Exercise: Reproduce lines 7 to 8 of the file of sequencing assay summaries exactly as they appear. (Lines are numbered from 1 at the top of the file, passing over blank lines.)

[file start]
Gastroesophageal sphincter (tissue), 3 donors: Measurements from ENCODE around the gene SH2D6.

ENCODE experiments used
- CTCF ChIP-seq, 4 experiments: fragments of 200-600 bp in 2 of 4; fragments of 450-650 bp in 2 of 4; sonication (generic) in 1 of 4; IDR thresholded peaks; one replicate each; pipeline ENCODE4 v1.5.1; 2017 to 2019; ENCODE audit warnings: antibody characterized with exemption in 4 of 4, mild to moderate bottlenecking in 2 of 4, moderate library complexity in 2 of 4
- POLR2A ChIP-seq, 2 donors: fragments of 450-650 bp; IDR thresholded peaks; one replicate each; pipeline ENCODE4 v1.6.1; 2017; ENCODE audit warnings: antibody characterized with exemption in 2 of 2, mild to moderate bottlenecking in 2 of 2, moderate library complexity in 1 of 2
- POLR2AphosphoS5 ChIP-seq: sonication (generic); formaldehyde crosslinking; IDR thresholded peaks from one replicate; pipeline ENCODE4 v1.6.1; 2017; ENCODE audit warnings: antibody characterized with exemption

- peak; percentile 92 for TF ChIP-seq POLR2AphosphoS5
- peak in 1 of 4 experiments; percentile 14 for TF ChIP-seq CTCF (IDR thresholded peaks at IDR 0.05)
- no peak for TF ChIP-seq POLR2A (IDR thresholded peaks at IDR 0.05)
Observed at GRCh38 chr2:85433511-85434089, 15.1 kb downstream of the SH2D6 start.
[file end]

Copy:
- peak in 1 of 4 experiments; percentile 14 for TF ChIP-seq CTCF (IDR thresholded peaks at IDR 0.05)
- no peak for TF ChIP-seq POLR2A (IDR thresholded peaks at IDR 0.05)